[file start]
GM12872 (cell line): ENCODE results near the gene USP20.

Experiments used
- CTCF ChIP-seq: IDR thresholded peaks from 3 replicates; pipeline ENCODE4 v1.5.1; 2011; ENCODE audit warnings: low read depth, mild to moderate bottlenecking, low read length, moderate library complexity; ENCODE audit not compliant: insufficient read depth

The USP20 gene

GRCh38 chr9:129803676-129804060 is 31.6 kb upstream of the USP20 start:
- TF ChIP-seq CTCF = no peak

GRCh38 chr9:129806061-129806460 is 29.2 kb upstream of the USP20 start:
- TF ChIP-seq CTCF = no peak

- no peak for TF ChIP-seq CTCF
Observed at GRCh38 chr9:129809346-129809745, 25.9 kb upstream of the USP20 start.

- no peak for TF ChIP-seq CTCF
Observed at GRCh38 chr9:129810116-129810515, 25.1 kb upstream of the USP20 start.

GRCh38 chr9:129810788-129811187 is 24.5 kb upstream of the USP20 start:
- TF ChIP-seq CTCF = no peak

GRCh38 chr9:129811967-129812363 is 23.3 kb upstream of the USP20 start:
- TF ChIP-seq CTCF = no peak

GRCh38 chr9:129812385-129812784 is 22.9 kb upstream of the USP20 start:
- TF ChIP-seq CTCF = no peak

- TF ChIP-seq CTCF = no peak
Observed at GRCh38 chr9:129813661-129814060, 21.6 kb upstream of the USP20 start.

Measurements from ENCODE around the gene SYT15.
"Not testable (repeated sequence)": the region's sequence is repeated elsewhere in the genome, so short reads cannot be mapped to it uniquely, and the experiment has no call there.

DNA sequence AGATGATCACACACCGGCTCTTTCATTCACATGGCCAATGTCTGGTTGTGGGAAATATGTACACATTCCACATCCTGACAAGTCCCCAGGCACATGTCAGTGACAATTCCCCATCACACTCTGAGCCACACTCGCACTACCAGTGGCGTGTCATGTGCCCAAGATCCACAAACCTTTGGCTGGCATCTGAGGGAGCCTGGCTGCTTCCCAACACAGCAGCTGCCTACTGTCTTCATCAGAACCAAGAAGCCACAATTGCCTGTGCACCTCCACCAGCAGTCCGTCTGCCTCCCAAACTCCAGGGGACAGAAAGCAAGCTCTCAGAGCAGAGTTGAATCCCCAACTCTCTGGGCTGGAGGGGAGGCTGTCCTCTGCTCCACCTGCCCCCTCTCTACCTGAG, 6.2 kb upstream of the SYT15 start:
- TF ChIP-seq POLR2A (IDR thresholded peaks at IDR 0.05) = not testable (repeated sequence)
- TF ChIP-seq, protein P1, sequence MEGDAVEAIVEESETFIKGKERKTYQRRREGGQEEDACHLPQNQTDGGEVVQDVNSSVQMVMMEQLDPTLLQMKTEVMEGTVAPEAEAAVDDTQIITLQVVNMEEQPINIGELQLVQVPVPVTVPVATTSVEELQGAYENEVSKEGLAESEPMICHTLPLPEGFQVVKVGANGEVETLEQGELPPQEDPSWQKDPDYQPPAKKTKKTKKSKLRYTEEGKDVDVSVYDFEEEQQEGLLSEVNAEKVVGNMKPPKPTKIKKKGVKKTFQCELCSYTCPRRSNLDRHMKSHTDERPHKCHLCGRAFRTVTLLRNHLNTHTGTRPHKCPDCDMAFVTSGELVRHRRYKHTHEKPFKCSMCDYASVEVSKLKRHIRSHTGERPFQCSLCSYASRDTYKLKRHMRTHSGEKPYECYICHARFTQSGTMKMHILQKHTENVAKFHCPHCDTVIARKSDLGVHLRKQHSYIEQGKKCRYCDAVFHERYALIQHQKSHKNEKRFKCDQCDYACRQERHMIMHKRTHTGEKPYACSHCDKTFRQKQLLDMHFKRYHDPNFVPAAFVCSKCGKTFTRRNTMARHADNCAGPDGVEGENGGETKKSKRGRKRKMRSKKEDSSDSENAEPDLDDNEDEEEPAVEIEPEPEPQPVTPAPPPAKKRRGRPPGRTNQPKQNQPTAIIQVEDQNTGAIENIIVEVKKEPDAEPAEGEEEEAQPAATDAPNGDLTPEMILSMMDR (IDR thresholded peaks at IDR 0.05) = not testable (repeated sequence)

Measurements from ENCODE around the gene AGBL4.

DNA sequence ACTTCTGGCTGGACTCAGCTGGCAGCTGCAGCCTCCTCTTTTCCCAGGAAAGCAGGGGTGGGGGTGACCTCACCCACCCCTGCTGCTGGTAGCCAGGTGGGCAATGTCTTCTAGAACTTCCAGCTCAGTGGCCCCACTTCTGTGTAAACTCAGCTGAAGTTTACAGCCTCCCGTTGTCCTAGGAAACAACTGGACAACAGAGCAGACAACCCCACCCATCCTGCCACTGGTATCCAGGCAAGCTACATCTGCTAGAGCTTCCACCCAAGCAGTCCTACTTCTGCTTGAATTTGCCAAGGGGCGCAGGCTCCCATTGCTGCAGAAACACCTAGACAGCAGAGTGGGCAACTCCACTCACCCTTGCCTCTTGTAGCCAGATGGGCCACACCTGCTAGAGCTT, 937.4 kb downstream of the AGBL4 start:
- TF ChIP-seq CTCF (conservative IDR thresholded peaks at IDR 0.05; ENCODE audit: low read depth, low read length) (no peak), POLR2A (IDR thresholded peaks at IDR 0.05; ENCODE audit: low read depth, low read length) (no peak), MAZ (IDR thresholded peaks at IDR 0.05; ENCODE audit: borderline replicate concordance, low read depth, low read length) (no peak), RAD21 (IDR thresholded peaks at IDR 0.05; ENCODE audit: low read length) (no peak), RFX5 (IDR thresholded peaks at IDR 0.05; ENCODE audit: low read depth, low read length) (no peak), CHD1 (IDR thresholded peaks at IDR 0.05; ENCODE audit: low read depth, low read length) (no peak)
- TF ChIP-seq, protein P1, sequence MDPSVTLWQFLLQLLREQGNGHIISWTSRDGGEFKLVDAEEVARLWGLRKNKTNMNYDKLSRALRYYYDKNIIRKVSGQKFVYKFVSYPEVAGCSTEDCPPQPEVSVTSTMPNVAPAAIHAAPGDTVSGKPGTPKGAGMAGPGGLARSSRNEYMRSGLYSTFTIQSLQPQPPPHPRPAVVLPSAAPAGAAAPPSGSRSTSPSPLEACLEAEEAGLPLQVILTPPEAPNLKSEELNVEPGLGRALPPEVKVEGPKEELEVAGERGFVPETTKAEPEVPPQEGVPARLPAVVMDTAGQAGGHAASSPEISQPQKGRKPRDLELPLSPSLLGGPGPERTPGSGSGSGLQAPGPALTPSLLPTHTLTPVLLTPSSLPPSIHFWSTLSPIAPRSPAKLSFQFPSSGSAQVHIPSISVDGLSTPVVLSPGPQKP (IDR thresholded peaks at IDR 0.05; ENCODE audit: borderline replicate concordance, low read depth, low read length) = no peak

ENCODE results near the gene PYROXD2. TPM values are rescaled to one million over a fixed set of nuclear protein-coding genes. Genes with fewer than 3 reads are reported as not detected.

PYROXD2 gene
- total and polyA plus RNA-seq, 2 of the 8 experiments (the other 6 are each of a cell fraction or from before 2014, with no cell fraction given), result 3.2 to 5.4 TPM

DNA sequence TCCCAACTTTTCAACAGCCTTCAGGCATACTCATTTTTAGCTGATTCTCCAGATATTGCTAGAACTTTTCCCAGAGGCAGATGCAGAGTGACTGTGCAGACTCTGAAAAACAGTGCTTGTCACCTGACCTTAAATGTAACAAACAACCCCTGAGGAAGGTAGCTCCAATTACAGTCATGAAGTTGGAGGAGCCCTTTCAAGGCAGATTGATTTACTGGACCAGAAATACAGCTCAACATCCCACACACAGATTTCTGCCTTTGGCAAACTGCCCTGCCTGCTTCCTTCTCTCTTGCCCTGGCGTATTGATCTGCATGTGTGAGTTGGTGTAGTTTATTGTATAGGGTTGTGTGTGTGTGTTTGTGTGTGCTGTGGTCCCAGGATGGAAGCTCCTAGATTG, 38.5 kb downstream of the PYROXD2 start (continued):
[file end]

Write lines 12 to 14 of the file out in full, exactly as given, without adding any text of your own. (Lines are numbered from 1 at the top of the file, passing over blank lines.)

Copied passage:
Observed at GRCh38 chr9:129810116-129810515, 25.1 kb upstream of the USP20 start.

GRCh38 chr9:129810788-129811187 is 24.5 kb upstream of the USP20 start:
- TF ChIP-seq CTCF = no peak